If you are really going to celebrate National Chicken Nugget Day, there’s really only one place to go: McDonald’s. They did not invent the Chicken Nugget, but they did make them popular after they began selling them in the 1980’s. When they first arrived on the scene (yes, I remember that), I was excited for this invention because I was a big fan of chicken and I was not a huge fan of McDonald’s burgers (filed under “Dan’s hatred of mustard”). When McNuggets arrived on the scene, it gave me the opportunity to enjoy a meat product to go along with my already professed love of salty fries at the Golden Arches. While we may now be aware of the nefarious ingredients that are hiding inside a McNugget, back then (and even now), you couldn’t deny that these crispy little pieces of chicken were packed with flavor. Crunchy on the outside, nice and meaty on the inside, sufficiently salty for all your needs. I’m not too proud to say it, but I enjoy a good McNugget every now and then.
According to Wikipedia, the chicken nugget was invented in the 1950s by a food science professor at Cornell University named Robert C. Baker. It was Baker’s innovations that made it possible to form chicken nuggets in any shape. I guess that makes him the Patron Saint of McNuggets which I’m sure is exactly what it says on his gravestone. He basically turned chicken and chicken parts into a moldable, cookable substance. Again, that’s a good thing as long as you don’t do a deep dive into the ingredients. He kind of changed the world so much so that whole generations have grown up with chicken nuggets as the choice for dinner on the kid’s menu at almost every restaurant. Millennials and Generation Y’ers were raised on chicken nuggets. Maybe that explains a few things. I was not raised that way, but was excited when they came along when I was a young teen new to the world of fast food, finger-sized chicken and dipping sauces.
I headed out for lunch today to McDonald’s to get my McNugget fix for the holiday. While the city of Warwick has plenty of fast food options, there is no real fast food in Warwick because there is no fast way to get to a fast food restaurant, especially McDonald’s. Most of these spots fall on a an overdeveloped street called Bald Hill Road which is a traffic nightmare. It’s stop and go traffic all the time between the gaggle of traffic lights, the murder of bad drivers and the pride of crazed shoppers. You can’t get any place fast. It’s really a test of patience. Mickey D’s is probably just over a mile away from my office but a fifteen-minute drive. I got there eventually and pulled up to the drive-thru window. I’m not sure when, but on the McDonald’s value menu, the typical serving portion for McNuggets are the ten-piece size. It used to be a six-piece which made me wonder why we upped the game. I imagine this falls under the category of gluttony that skewed the sizes of sodas for at fast food restaurants forever, but I went with the ten-piece. I pulled up to the first window and paid and then waited to be able to pull up to the second window to get my food. The car in front of me asked for a fancy coffee drink at the last minute in addition to her regular order and while they were making that for her, the pick-up line came to a halt. Eventually, it was my turn. I was handed my bag of food, my soda and I was back out into the hell that is Bald Hill Road.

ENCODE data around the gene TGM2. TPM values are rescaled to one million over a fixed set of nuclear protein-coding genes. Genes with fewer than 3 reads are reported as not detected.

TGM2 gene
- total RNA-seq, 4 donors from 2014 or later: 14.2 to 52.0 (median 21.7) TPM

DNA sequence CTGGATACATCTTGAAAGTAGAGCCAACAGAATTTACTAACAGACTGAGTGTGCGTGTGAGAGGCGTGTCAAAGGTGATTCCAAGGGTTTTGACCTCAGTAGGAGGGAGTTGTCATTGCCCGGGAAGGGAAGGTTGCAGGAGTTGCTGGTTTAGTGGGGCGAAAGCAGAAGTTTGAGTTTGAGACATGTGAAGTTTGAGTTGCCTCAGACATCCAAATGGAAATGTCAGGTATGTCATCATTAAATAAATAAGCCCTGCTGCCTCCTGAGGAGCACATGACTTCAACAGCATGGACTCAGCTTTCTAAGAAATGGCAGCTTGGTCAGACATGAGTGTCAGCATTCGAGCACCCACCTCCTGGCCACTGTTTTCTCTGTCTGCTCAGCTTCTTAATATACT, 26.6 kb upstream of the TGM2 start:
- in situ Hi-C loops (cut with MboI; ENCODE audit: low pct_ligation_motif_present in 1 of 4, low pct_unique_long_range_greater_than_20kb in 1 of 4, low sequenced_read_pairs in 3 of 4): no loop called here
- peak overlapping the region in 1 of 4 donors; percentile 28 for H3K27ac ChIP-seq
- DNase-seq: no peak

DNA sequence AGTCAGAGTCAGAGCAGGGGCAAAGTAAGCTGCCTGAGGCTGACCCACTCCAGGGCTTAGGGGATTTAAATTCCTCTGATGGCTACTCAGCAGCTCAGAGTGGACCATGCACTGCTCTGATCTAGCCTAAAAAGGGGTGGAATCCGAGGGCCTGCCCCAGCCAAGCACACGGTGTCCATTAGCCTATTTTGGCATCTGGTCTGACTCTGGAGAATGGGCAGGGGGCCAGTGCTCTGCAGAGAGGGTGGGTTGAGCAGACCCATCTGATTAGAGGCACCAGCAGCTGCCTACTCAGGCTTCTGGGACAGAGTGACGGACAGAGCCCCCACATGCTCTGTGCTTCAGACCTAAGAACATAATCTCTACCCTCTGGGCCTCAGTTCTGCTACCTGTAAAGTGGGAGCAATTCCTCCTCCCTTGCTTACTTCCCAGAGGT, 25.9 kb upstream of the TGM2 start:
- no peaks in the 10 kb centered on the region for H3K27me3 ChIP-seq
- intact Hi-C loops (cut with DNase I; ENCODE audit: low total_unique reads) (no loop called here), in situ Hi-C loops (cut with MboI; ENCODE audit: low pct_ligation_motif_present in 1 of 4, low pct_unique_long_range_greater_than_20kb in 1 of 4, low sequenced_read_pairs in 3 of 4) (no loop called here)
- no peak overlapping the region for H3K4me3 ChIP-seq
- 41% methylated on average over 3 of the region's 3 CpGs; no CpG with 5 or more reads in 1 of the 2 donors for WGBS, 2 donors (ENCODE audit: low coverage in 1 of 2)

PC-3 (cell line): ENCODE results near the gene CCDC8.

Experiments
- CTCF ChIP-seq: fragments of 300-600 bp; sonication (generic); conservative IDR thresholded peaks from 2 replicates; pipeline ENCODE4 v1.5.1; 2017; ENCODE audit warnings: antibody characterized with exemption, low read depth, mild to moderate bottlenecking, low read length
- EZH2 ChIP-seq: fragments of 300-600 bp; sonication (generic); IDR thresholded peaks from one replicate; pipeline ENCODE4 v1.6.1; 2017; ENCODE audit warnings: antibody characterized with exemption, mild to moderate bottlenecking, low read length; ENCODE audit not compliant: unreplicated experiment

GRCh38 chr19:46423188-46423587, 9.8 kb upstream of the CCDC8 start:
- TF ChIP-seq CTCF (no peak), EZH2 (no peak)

I wasn’t that anxious to bring back a big bag of McDonald’s to eat at my desk (no one wants to get earmarked as the McDonald’s lunch guy), so I decided to pull off into a parking lot and enjoy my feast there. I parked at the very end of a shopping center lot with no one around. I munched away at my nuggets which were just as I remembered. Crunchy, moist on the inside, the resemblance of chicken flavor in every bite along with the recommended daily allowance for salt. I am not a dipping sauce fan so I was eating these plain and soon, between the taste of the fried chicken and the French fries, my belly had that too-full feeling. Then my solace of McShame was interrupted by some old woman in a car. I saw her pull in the lot and she started driving around slowly and confusedly. My spider senses were tingling. Then she eventually came to a full stop just two spaces over from where I was parked in my own tranquility. We were within eye contact distance. This infuriated me. If you could see the overhead shot of this scene you would share my anger. She didn’t do anything. She just stayed in her car looking out and she never made any indication that she knew I was there. But I knew she was there and my nugget party had come to an early end. I tossed my remaining nuggets and uneaten fries into the bag, crumpled it up and then drove away giving my parking lot encroacher the evil eye.
Today was not a celebration that I’m particularly proud of but in the end, I still think the chicken nugget deserves our praises. It came from an innovative food scientist who was trying to make life easier and tastier. Who could foresee where the nugget would go? The restaurant people who embraced the nugget are all smiles now – a cheap product that uses up scraps, tastes good and people keep coming back for is all you could ever want in a fast food item. Getting a generation of youth hooked on these morsels of white meat is a goldmine and McDonald’s knows this. But I’m no snob. I like a chicken nugget just as much as the next guy. I was on board with them from the get-go. So today, I raise my nugget as a toast to the goodness and smiles they have delivered! McCheers!
Next up: National Spicy Guacamole Day